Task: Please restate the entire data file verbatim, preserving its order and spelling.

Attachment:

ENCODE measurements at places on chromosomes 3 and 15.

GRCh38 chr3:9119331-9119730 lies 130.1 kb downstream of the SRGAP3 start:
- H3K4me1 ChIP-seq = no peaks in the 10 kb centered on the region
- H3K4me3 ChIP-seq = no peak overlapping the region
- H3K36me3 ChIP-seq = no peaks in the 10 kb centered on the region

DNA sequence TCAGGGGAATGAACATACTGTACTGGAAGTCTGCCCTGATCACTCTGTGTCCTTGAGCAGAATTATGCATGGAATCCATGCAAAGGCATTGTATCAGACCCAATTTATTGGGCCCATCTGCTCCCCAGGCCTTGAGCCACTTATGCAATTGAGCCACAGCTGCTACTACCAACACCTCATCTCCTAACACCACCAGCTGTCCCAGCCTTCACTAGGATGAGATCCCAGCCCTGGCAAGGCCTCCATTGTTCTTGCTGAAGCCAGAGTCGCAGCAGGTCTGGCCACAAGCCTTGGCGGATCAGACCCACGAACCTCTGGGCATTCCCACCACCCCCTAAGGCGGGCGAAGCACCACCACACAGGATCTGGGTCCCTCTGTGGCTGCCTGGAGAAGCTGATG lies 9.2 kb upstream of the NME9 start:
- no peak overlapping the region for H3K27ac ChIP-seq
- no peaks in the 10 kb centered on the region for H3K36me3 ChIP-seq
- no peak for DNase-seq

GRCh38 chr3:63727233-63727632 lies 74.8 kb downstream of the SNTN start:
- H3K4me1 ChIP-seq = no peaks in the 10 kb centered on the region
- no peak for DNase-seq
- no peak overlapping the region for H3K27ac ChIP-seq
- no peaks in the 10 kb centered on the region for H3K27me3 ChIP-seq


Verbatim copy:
ENCODE measurements at places on chromosomes 3 and 15.

GRCh38 chr3:9119331-9119730 lies 130.1 kb downstream of the SRGAP3 start:
- H3K4me1 ChIP-seq = no peaks in the 10 kb centered on the region
- H3K4me3 ChIP-seq = no peak overlapping the region
- H3K36me3 ChIP-seq = no peaks in the 10 kb centered on the region

DNA sequence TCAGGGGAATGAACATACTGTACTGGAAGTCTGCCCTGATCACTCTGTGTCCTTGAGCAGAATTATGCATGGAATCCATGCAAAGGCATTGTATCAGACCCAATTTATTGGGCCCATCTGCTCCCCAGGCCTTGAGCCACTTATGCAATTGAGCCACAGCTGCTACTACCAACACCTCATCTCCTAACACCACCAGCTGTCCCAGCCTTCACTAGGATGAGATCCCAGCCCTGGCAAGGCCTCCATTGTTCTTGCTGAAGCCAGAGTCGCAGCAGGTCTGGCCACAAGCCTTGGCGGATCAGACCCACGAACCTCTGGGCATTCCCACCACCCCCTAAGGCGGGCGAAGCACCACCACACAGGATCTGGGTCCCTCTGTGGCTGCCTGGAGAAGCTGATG lies 9.2 kb upstream of the NME9 start:
- no peak overlapping the region for H3K27ac ChIP-seq
- no peaks in the 10 kb centered on the region for H3K36me3 ChIP-seq
- no peak for DNase-seq

GRCh38 chr3:63727233-63727632 lies 74.8 kb downstream of the SNTN start:
- H3K4me1 ChIP-seq = no peaks in the 10 kb centered on the region
- no peak for DNase-seq
- no peak overlapping the region for H3K27ac ChIP-seq
- no peaks in the 10 kb centered on the region for H3K27me3 ChIP-seq